I began writing this poem in December 2008. A few months later, in spring 2009, I had an extraordinary dream, which seemed to help focus and crystallize my intentions. The dream came out of absolute nowhere : I was looking at the Gateway Arch monument in St. Louis, Missouri. Now I have never seen the Gateway Arch, and prior to this dream I had never given it a moment’s thought. So the dream impressed me : it appeared to offer an implicit confirmation of some pathways I had been following in poetry for years. I have long been fascinated with structural frameworks for poetry, the technical and thematic analogues offered by mathematics and architecture. The origin of this interest lies in my affection for the poetry and life of the Russian poet Osip Mandelstam. Mandelstam, along with fellow Petersburg “Acmeists” Nikolai Gumilev and Anna Akhmatova, constructed an approach to poetry which offered a kind of architectonics of gratitude-for-existence. Gumilev called it “chasteness” : a moral conscience, a fundamental respect for unique and living phenomena on earth – as they are, humble or grand. Poetry, music, architecture share in this fundamental harmonics, transversing time and eras in somewhat Proustian/Bergsonian fashion. And in my explorations of these poets, I found affinities, both stylistic and conceptual, with the work of Hart Crane – whose long poem The Bridge offers a similar “architectonic” worldview : a paean to reality, grounded in material/historical particulars, on the one hand, and in a kind of cosmic-orphic optimism, on the other.

So my dream of the Arch served to confirm these compositional motives and directions. But Lanthanum is not only a reiteration of Acmeist or “New American” themes. The poem emerged before the dream, and its motives are deeper and more obscure than any enthusiasms I might have for fellow poets. The “plot” as previously sketched still shapes the song : an attempt to discover and come to terms with the deepest strata of love, reality, experience : an attempt at recovery (in all senses of the term). So the Arch begins to resonate for me : to serve as a sort of magnet, a multifaceted cluster-image of something at the spiritual root of time, history, life on earth. Something substantial and enduring, under the violence and suffering on the surface of things.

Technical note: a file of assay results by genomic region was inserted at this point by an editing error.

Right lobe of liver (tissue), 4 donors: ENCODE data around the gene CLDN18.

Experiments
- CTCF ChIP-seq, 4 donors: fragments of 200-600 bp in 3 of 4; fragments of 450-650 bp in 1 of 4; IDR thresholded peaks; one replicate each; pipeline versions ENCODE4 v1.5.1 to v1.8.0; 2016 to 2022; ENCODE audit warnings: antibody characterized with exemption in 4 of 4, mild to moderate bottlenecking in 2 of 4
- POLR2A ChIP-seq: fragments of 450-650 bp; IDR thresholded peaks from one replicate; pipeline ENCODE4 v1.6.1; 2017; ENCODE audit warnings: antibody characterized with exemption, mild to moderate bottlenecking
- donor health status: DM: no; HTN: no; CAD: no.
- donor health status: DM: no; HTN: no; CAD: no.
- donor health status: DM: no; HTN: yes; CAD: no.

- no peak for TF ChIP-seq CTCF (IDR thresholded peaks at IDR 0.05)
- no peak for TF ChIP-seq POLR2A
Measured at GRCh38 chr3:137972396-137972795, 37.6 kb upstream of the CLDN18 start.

These are some of the dimensions of the versified wilderness up ahead. I won’t try to characterize my personal style, which is full of games and puns and secret allusions; such things intrepid readers will have to dig out of obscurity on their own. I am grateful to all of you, my readers, intrepid or not – and I hope you find something rewarding in these woods.


Allen said...


This is really fascinating. Do you make notes, outlines or such, or do you keep this largely in your head? Those narrative lines are quite a complex.


Henry Gould said...

Hi Allen,
I was thinking a little bit this morning about the theme of "loneliness" I wrote about here, & its origins - occurred to me that in part maybe it simply represents the loneliness of being a poet - kind of a solitary occupation. So it's very nice to get your feedback.

I jot down notes every day, while I'm at work, or reading, which later go into the poem-episodes... I don't really have a system, just a bunch of methods that have become habits, 2nd nature... I've noticed that the "personae" have sort of faded out in the 2nd volume... the poem is really the result of my pondering & pondering a few things that seem like deep metaphysical puzzles to me... Isaiah Berlin said that famous thing about people being either foxes or hedgehogs - foxes knowing many many things, the hedgehogs knowing one thing really well.... I think I must have hedgehog tendencies - my initials are HHG after all...